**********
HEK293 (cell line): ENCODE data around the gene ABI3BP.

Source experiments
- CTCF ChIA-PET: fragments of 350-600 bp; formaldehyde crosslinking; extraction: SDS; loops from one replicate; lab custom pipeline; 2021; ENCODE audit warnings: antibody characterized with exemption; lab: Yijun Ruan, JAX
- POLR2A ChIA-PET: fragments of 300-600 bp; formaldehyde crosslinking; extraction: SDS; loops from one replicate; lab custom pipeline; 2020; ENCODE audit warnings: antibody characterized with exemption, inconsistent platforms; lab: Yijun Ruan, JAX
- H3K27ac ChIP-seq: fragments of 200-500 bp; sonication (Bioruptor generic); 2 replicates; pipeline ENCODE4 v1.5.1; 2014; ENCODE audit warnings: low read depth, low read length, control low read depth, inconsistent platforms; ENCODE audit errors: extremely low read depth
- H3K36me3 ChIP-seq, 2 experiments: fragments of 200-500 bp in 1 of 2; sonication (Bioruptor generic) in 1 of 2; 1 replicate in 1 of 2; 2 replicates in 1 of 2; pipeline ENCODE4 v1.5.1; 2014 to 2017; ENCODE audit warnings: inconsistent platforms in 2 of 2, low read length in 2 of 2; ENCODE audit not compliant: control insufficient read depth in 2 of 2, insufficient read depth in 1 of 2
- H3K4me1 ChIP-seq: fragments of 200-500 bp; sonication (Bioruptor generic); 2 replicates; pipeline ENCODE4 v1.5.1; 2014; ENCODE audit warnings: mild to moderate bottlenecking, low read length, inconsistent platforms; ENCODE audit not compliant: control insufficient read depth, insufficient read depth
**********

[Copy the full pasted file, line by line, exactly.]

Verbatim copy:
HEK293 (cell line): ENCODE data around the gene ABI3BP.

Source experiments
- CTCF ChIA-PET: fragments of 350-600 bp; formaldehyde crosslinking; extraction: SDS; loops from one replicate; lab custom pipeline; 2021; ENCODE audit warnings: antibody characterized with exemption; lab: Yijun Ruan, JAX
- POLR2A ChIA-PET: fragments of 300-600 bp; formaldehyde crosslinking; extraction: SDS; loops from one replicate; lab custom pipeline; 2020; ENCODE audit warnings: antibody characterized with exemption, inconsistent platforms; lab: Yijun Ruan, JAX
- H3K27ac ChIP-seq: fragments of 200-500 bp; sonication (Bioruptor generic); 2 replicates; pipeline ENCODE4 v1.5.1; 2014; ENCODE audit warnings: low read depth, low read length, control low read depth, inconsistent platforms; ENCODE audit errors: extremely low read depth
- H3K36me3 ChIP-seq, 2 experiments: fragments of 200-500 bp in 1 of 2; sonication (Bioruptor generic) in 1 of 2; 1 replicate in 1 of 2; 2 replicates in 1 of 2; pipeline ENCODE4 v1.5.1; 2014 to 2017; ENCODE audit warnings: inconsistent platforms in 2 of 2, low read length in 2 of 2; ENCODE audit not compliant: control insufficient read depth in 2 of 2, insufficient read depth in 1 of 2
- H3K4me1 ChIP-seq: fragments of 200-500 bp; sonication (Bioruptor generic); 2 replicates; pipeline ENCODE4 v1.5.1; 2014; ENCODE audit warnings: mild to moderate bottlenecking, low read length, inconsistent platforms; ENCODE audit not compliant: control insufficient read depth, insufficient read depth